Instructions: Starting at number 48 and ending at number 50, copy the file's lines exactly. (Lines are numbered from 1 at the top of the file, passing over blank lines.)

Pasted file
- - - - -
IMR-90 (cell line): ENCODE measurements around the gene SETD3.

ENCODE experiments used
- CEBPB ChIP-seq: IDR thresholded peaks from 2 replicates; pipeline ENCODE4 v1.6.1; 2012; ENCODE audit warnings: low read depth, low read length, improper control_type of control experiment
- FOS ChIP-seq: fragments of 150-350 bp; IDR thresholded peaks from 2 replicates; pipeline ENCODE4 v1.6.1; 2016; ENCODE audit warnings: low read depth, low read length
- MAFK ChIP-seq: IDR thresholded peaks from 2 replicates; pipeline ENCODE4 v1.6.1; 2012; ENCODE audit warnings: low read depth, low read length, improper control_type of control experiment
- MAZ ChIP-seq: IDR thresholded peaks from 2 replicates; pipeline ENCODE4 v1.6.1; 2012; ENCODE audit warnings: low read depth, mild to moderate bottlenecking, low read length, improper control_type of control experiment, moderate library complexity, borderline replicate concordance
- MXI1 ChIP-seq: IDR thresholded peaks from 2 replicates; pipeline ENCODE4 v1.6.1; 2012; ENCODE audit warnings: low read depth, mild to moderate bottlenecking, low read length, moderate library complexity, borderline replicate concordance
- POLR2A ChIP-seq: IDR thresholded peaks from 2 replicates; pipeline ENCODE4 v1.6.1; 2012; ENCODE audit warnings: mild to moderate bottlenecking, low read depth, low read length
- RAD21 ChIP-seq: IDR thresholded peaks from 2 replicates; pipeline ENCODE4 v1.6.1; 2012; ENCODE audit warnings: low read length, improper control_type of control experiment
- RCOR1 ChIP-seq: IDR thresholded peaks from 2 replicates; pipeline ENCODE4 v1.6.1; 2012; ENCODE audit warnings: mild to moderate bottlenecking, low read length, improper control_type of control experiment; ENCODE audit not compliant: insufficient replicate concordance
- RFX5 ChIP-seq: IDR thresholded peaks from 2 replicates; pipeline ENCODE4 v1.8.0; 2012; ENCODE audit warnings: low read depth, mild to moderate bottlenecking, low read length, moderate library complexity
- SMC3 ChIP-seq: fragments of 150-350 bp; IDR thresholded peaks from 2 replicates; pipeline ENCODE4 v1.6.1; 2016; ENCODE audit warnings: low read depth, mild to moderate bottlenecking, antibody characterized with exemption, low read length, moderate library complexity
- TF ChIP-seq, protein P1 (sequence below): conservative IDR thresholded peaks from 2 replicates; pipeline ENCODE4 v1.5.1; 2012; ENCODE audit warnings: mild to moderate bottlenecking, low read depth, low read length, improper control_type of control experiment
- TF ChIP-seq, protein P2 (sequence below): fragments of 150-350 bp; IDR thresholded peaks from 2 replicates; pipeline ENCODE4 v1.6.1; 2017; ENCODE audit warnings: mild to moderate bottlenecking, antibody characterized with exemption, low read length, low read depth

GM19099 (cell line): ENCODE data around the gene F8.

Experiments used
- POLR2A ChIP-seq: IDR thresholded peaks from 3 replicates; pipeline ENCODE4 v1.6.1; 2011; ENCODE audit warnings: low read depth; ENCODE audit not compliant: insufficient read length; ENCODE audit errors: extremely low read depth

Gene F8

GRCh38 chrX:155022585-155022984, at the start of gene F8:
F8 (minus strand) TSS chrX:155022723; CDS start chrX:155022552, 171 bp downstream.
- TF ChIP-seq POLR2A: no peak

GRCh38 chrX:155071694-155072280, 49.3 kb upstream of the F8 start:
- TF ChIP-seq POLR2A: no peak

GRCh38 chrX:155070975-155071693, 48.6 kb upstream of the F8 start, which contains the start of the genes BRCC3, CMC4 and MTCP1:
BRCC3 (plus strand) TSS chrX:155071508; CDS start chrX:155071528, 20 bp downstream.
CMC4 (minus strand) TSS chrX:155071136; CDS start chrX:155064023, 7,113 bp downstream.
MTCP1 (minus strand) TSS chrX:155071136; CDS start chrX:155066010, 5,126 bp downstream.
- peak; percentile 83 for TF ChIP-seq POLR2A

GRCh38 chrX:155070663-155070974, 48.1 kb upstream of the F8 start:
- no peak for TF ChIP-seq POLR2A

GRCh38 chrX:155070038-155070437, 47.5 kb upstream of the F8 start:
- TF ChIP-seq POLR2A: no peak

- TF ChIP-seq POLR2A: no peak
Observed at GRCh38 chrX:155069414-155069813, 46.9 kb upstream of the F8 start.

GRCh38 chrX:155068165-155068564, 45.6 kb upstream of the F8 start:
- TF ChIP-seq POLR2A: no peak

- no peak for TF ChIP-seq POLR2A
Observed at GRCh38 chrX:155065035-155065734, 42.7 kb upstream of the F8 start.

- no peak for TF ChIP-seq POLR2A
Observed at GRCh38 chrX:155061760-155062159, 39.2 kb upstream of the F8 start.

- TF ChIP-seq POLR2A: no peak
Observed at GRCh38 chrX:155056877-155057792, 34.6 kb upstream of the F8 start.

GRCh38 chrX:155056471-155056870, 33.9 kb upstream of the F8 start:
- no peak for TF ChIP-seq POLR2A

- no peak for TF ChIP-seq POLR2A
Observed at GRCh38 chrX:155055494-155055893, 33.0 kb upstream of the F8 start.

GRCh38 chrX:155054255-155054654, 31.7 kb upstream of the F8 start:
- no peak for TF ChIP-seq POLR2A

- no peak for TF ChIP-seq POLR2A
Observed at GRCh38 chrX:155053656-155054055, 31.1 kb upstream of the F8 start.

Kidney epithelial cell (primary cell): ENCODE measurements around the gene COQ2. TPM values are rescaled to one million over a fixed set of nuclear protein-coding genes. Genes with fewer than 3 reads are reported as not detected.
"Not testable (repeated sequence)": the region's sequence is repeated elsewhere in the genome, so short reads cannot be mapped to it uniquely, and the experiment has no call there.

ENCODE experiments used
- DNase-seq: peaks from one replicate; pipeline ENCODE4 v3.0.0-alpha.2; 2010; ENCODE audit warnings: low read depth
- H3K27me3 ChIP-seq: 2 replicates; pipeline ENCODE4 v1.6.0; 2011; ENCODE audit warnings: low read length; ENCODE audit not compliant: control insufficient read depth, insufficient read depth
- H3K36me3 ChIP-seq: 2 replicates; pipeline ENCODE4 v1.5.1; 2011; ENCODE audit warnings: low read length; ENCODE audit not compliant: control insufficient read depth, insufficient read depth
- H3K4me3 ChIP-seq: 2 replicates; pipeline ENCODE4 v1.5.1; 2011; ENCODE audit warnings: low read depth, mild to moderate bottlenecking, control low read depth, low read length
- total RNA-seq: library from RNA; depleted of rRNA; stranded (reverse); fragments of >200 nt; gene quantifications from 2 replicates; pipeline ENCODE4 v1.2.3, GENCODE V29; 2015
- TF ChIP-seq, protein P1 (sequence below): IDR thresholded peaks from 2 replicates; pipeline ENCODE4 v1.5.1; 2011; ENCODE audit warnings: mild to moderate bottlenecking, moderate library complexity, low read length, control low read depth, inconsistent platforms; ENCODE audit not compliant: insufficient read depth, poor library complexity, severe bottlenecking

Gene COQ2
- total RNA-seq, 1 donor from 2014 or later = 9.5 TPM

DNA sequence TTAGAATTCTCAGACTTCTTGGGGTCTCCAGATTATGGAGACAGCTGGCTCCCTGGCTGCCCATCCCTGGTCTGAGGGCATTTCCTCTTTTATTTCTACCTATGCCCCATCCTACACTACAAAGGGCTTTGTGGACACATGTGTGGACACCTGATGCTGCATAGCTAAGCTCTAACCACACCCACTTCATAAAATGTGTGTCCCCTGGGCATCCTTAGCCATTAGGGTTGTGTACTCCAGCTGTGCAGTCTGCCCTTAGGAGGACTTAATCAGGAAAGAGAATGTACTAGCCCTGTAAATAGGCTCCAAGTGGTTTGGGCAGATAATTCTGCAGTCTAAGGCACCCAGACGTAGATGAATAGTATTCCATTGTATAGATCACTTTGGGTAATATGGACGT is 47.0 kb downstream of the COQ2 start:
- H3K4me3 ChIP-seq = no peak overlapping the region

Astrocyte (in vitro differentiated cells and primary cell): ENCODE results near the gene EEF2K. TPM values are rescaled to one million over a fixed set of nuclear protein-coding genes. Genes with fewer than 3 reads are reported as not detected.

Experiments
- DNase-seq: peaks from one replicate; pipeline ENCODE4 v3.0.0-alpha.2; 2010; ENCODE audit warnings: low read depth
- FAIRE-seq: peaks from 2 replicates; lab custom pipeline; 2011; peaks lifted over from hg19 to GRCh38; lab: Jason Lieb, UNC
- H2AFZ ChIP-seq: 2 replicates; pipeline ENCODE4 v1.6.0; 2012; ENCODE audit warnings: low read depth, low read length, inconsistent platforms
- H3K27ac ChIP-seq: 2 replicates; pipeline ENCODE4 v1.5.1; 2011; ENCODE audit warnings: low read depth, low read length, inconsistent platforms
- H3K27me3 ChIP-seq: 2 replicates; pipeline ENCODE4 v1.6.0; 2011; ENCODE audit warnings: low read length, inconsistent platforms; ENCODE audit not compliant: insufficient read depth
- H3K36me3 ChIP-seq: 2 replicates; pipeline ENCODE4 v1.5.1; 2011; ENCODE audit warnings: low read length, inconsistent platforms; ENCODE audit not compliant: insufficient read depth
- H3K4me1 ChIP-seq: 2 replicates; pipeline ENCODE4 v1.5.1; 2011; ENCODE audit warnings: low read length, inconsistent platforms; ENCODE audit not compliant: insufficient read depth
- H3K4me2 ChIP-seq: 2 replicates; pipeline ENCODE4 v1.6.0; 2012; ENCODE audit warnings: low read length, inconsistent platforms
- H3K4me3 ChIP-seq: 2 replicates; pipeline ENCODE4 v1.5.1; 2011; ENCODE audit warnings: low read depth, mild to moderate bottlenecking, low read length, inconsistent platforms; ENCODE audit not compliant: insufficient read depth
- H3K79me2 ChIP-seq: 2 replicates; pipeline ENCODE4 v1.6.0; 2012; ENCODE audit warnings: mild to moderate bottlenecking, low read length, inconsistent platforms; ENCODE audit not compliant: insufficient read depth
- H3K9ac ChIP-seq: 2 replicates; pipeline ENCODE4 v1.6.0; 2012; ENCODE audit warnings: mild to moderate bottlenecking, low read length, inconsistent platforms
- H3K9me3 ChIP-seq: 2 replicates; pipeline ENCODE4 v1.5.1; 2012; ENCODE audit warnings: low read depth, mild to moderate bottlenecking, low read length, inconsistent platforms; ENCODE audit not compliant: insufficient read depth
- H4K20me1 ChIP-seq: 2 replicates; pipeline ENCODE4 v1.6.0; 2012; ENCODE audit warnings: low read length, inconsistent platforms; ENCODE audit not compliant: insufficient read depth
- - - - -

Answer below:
- no peak for TF ChIP-seq POLR2A

- no peak for TF ChIP-seq POLR2A
Observed at GRCh38 chrX:155053656-155054055, 31.1 kb upstream of the F8 start.